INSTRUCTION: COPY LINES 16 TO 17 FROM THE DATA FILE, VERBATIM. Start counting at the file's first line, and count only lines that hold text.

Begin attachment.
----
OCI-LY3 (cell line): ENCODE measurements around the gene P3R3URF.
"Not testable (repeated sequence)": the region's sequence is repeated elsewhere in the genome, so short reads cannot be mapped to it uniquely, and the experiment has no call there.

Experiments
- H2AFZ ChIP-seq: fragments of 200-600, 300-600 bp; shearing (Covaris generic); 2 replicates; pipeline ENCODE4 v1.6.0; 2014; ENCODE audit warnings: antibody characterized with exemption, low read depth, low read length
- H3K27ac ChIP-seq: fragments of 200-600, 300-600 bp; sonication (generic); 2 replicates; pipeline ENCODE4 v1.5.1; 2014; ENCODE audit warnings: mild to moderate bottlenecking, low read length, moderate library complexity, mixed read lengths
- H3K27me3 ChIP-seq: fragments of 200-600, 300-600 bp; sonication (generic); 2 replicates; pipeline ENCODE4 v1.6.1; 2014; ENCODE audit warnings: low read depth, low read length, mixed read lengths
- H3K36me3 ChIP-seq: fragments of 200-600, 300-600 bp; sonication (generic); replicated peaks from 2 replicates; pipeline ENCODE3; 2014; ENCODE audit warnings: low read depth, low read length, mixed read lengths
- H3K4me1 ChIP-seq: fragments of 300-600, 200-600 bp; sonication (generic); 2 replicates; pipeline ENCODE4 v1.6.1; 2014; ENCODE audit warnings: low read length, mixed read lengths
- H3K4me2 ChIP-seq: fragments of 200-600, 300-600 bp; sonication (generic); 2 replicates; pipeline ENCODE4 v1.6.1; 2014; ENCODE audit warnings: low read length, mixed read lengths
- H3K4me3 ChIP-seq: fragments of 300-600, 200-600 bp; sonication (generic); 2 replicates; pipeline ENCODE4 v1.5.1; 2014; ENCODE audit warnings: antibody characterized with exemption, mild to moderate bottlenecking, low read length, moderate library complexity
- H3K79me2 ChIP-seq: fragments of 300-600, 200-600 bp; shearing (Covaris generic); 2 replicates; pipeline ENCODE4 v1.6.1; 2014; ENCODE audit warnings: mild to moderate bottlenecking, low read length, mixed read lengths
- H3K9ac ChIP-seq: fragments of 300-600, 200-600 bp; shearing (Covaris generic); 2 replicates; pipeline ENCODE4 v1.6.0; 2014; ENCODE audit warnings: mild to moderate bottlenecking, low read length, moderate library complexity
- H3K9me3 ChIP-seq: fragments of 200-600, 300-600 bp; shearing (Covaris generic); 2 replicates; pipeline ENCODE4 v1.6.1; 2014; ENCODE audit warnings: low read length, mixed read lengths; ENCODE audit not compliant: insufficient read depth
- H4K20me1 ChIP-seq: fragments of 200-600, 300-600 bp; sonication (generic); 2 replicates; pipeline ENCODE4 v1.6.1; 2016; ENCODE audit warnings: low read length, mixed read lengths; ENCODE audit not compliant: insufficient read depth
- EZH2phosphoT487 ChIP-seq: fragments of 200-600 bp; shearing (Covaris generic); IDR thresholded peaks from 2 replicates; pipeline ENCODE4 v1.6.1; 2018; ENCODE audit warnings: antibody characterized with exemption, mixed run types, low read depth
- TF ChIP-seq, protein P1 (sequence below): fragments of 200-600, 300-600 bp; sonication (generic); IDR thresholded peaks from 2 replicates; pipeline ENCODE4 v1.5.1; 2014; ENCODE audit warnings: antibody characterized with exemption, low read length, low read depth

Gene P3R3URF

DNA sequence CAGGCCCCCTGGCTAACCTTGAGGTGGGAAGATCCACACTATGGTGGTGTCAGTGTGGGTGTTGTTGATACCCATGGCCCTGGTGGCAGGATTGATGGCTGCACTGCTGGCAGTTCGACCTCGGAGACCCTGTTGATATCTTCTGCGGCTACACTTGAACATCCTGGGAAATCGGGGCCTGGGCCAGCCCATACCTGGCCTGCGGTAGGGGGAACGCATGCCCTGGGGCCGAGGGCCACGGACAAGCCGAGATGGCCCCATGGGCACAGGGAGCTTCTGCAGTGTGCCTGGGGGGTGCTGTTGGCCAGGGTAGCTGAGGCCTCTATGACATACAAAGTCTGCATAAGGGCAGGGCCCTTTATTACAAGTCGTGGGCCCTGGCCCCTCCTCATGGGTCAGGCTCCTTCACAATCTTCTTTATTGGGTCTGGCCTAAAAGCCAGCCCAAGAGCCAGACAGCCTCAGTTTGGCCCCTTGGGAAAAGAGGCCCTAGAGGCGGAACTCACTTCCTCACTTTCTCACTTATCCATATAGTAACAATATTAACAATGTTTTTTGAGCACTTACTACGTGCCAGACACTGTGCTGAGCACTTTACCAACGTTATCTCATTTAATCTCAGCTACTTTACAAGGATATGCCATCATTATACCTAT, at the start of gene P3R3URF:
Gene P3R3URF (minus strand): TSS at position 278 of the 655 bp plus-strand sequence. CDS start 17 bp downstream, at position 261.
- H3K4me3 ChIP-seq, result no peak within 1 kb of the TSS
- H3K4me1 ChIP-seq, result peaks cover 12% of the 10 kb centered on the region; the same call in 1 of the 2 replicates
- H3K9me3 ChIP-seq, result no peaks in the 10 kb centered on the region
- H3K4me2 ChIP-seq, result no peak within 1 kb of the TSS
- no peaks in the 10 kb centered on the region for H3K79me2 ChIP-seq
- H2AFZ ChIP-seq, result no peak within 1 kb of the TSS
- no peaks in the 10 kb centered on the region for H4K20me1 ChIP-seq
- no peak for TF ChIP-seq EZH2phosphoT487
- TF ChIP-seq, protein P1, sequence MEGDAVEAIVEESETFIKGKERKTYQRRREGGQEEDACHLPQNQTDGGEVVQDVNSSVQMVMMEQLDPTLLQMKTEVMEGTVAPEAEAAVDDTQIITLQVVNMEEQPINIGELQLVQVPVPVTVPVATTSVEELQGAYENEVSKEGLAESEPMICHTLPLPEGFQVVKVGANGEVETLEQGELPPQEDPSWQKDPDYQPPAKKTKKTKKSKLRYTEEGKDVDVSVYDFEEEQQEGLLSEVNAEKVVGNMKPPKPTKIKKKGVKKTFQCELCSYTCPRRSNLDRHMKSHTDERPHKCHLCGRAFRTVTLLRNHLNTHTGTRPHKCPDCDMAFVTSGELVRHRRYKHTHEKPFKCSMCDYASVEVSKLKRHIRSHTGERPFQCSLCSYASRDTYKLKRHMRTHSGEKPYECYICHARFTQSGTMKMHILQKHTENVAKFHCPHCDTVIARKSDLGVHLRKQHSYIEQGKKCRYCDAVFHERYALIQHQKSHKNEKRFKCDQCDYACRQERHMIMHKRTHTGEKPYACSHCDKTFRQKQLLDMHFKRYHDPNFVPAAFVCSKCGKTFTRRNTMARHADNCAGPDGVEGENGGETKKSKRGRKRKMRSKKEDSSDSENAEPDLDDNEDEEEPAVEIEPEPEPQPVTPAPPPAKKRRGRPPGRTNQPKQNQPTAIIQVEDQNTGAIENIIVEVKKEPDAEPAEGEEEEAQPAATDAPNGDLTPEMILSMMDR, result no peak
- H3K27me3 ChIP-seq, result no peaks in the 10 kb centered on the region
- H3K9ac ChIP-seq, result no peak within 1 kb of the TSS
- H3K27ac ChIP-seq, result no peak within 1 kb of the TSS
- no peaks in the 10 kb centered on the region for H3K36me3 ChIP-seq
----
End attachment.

- TF ChIP-seq, protein P1 (sequence below): fragments of 200-600, 300-600 bp; sonication (generic); IDR thresholded peaks from 2 replicates; pipeline ENCODE4 v1.5.1; 2014; ENCODE audit warnings: antibody characterized with exemption, low read length, low read depth

Gene P3R3URF